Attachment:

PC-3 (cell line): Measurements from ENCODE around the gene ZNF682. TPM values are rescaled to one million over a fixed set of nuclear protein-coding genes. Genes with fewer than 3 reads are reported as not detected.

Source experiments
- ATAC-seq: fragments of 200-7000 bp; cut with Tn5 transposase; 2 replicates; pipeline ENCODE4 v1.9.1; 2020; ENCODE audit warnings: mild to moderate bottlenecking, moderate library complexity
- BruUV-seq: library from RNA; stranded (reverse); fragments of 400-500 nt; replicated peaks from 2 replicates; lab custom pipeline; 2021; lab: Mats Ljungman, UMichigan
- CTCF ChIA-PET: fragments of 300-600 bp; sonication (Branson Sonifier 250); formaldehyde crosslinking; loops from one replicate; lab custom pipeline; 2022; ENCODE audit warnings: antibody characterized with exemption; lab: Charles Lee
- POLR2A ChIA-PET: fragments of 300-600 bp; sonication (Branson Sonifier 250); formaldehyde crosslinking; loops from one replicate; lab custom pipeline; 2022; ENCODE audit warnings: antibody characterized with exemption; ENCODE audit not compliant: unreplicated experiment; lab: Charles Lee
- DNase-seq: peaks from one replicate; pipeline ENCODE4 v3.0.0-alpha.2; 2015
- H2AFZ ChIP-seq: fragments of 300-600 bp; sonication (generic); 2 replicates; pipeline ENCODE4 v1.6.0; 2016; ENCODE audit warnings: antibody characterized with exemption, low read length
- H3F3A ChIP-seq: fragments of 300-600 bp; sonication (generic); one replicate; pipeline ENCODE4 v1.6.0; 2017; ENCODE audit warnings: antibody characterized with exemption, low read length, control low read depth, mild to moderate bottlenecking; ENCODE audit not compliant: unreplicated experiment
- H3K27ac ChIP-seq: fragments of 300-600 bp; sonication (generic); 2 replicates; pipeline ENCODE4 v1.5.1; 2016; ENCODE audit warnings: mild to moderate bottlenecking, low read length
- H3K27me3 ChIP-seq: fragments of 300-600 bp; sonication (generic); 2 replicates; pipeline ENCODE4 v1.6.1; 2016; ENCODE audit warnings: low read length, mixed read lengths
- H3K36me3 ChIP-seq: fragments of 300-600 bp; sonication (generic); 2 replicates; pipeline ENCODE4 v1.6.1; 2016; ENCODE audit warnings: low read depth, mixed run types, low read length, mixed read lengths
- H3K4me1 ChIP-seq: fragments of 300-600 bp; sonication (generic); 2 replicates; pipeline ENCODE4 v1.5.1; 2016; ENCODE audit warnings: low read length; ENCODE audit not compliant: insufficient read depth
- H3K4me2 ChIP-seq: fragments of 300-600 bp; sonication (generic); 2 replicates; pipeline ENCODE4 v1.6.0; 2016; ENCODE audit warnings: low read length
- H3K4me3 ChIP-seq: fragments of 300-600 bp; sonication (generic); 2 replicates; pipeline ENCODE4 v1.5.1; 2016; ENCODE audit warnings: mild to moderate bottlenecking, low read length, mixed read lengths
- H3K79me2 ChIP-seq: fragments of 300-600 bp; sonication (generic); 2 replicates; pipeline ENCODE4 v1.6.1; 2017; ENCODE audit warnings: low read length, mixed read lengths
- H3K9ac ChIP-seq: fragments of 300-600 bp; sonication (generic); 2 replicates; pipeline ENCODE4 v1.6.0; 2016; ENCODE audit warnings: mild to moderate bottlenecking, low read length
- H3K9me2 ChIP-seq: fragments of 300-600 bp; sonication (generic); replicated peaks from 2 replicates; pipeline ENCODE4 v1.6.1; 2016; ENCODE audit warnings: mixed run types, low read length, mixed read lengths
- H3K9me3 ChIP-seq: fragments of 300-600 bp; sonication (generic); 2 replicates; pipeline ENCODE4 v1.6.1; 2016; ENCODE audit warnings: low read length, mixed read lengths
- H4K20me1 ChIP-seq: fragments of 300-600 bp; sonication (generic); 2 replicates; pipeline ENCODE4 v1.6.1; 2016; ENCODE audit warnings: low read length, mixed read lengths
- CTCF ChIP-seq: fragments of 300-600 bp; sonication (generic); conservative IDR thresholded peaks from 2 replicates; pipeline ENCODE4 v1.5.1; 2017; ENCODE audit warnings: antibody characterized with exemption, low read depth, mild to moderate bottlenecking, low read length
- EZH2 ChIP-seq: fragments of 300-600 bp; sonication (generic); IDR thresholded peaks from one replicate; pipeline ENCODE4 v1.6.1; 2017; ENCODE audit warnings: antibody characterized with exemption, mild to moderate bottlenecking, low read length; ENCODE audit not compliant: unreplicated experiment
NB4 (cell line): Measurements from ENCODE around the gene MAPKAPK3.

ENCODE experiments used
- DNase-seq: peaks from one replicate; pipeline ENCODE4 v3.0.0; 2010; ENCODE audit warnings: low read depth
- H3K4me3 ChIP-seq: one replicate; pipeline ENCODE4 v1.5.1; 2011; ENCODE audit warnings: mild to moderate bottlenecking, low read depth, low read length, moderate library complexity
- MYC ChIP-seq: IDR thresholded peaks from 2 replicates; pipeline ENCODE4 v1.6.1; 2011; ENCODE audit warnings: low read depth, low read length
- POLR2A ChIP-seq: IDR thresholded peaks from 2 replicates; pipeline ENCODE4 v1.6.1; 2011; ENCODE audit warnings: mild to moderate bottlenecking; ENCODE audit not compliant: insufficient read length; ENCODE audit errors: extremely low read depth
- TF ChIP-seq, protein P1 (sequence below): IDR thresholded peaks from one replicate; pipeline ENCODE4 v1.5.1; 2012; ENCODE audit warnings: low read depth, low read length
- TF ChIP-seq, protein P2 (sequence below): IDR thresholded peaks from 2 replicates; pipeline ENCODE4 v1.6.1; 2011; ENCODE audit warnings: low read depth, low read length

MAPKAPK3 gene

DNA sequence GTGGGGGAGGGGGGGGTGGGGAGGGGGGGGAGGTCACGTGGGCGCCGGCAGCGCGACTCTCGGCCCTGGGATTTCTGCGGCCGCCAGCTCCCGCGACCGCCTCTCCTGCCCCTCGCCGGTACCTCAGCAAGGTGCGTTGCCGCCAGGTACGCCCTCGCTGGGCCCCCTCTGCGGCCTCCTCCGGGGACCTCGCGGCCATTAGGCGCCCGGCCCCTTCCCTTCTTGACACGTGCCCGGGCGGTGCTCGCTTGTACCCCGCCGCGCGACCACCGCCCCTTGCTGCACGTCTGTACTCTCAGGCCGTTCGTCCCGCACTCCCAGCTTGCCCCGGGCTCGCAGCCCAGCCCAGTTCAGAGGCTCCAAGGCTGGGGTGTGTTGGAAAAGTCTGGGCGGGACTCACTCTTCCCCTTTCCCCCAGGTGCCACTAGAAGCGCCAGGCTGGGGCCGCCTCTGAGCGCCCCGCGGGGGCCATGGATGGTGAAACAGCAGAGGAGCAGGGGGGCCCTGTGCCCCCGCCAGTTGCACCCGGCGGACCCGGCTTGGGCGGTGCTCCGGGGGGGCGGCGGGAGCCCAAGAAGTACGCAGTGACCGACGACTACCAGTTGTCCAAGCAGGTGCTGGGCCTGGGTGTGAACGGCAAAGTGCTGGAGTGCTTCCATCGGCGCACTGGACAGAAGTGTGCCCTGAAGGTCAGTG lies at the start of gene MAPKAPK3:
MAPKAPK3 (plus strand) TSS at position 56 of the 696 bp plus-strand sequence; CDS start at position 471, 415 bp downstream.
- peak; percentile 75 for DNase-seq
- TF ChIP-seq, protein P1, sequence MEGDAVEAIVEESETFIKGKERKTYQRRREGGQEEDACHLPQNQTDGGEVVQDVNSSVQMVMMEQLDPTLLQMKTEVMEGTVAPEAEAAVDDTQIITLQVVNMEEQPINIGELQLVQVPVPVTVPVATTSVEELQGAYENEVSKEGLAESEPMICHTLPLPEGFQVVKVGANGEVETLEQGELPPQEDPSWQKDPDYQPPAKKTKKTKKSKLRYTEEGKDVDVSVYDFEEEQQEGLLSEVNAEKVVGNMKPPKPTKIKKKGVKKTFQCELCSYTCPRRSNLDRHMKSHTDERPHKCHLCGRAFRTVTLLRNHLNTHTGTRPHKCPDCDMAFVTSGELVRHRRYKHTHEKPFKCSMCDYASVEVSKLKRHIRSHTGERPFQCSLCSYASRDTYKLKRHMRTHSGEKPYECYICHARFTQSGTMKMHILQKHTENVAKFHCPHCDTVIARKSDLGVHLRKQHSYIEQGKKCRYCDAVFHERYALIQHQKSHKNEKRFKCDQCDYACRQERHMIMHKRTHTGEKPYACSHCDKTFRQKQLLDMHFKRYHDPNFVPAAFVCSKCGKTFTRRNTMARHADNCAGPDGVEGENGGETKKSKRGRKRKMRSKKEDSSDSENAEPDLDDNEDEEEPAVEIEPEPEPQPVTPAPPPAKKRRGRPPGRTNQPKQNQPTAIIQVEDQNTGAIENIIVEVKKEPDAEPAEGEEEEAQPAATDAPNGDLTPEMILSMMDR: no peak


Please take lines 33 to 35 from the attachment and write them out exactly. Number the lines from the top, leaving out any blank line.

MAPKAPK3 (plus strand) TSS at position 56 of the 696 bp plus-strand sequence; CDS start at position 471, 415 bp downstream.
- peak; percentile 75 for DNase-seq
- TF ChIP-seq, protein P1, sequence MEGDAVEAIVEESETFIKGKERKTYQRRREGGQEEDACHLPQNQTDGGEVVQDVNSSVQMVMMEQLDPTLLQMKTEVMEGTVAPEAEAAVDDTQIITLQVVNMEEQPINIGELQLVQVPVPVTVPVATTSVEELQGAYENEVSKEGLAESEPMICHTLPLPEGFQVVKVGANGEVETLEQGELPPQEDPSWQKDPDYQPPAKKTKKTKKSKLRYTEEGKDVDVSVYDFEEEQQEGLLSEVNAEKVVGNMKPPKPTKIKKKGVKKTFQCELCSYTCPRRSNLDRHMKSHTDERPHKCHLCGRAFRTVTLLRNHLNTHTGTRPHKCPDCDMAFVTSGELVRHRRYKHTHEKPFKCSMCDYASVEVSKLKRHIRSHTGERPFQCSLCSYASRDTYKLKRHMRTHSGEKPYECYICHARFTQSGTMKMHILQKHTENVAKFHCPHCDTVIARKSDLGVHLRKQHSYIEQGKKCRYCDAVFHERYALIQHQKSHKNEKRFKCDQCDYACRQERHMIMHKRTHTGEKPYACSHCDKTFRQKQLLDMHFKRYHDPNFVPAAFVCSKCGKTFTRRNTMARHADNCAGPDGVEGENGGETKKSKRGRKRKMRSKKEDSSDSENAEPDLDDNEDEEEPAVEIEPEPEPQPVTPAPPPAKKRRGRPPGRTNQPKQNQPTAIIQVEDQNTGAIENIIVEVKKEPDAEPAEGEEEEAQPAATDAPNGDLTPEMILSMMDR: no peak